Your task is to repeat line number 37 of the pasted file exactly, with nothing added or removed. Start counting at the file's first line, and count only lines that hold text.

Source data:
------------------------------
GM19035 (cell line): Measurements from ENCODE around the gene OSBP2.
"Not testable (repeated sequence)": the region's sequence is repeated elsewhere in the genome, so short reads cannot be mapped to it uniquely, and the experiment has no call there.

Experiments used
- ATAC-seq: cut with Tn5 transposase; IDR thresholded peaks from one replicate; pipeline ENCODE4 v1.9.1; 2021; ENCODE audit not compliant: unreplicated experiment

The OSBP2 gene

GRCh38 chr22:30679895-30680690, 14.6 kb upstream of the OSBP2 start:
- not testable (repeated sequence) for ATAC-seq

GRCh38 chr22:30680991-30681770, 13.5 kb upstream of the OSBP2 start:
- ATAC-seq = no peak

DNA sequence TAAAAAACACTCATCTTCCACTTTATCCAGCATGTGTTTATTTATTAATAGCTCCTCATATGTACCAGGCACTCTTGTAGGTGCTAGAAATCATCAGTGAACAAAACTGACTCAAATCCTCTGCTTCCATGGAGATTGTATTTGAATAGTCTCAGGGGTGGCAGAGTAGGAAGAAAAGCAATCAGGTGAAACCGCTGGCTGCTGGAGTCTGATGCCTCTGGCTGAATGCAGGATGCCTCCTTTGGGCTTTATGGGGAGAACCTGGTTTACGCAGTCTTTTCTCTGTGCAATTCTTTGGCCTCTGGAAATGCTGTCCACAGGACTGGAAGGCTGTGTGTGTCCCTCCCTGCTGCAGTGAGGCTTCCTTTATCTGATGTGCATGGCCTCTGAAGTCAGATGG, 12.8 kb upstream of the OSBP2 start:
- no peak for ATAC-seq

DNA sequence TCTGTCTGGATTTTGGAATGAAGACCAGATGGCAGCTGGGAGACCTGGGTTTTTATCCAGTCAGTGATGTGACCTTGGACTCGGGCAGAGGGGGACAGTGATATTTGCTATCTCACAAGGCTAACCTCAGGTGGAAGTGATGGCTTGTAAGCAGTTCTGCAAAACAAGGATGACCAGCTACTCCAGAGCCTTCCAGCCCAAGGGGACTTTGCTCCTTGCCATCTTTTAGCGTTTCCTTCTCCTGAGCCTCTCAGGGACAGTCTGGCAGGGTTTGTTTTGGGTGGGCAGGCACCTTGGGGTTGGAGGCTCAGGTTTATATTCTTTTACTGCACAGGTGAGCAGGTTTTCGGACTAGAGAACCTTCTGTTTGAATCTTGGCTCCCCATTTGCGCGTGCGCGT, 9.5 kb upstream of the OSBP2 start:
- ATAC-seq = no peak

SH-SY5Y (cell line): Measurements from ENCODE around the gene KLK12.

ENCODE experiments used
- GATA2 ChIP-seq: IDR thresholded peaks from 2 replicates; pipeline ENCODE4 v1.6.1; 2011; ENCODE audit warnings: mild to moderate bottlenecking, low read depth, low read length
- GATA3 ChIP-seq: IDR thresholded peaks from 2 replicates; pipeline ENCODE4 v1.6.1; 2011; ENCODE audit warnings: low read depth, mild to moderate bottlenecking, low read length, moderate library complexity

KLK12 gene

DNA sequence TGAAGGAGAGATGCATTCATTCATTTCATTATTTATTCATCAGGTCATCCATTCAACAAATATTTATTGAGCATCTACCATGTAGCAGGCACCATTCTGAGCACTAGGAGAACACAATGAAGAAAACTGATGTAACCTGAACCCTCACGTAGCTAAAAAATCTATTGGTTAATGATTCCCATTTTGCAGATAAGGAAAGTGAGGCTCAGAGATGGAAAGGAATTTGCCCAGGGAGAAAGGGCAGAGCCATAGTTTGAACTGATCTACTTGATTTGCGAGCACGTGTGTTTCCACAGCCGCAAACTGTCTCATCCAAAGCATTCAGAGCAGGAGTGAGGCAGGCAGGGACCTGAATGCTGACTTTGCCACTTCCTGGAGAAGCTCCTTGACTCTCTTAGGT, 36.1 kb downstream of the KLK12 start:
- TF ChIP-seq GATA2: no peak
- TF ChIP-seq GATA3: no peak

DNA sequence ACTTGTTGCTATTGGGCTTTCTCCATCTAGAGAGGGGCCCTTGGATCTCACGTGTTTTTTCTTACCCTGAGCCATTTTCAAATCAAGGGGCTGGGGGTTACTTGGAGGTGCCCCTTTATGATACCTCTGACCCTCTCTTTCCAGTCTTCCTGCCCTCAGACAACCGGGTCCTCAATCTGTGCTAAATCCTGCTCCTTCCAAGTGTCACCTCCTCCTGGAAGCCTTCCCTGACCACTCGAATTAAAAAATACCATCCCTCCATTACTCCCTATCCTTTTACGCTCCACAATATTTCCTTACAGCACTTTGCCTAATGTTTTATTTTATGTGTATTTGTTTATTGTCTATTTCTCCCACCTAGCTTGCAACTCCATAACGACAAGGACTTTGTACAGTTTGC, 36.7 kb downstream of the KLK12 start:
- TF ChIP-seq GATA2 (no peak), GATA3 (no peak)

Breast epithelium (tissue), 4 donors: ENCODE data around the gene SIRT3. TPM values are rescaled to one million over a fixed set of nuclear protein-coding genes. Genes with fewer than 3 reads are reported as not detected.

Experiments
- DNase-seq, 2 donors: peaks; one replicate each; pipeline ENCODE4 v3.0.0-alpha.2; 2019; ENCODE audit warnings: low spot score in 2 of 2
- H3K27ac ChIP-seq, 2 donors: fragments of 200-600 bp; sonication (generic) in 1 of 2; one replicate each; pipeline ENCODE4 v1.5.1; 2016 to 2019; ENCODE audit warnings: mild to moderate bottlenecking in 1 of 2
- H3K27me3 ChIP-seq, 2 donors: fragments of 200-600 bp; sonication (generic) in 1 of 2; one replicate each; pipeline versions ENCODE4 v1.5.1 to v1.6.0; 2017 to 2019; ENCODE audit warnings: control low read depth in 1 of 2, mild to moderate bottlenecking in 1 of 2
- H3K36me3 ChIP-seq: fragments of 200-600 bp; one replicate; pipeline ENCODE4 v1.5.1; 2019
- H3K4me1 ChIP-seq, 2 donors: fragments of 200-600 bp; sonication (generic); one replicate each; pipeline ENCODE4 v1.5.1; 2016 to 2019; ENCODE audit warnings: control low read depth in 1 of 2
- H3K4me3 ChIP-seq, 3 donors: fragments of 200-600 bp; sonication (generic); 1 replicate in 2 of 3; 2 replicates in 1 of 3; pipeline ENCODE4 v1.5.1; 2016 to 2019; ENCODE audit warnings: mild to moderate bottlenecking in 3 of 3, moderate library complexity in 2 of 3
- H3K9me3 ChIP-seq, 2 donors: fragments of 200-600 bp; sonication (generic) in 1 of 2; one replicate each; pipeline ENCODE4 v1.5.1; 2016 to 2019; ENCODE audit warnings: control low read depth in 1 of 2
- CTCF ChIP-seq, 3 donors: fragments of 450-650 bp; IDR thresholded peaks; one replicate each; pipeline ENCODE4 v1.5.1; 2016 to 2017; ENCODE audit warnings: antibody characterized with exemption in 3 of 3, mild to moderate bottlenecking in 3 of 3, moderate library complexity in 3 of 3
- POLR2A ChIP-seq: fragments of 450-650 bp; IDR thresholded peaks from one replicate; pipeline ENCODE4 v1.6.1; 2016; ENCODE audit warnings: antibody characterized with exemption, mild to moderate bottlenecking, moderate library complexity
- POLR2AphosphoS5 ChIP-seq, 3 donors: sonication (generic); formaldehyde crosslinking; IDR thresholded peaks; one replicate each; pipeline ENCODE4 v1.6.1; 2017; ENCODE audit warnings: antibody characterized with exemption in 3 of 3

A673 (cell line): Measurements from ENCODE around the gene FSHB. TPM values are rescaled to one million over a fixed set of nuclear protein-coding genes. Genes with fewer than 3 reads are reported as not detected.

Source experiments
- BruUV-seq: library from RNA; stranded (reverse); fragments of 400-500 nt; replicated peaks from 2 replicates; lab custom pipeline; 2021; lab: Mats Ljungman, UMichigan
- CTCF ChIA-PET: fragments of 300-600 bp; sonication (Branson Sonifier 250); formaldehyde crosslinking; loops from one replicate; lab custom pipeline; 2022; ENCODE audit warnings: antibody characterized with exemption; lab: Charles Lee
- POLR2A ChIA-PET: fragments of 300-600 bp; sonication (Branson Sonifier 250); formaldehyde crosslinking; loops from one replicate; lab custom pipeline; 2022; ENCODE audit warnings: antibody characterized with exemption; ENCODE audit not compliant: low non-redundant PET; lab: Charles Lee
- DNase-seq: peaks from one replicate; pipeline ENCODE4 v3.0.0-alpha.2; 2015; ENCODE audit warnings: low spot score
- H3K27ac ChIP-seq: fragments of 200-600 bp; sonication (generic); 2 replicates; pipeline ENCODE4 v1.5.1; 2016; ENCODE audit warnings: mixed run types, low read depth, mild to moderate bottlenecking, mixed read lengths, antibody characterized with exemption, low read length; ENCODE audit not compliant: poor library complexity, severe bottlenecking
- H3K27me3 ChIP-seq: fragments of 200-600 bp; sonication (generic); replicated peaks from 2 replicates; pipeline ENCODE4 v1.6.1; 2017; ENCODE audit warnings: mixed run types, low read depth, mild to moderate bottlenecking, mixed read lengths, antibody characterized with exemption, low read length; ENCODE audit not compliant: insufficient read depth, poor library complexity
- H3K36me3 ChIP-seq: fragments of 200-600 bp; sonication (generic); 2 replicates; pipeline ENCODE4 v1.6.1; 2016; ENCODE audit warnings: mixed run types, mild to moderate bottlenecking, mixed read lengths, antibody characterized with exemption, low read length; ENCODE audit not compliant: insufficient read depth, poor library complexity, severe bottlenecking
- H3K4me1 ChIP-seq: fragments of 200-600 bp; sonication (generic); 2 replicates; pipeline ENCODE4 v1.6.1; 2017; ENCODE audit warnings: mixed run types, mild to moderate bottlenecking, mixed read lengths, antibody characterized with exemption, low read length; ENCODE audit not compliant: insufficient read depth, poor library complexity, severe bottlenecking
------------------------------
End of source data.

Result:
Source experiments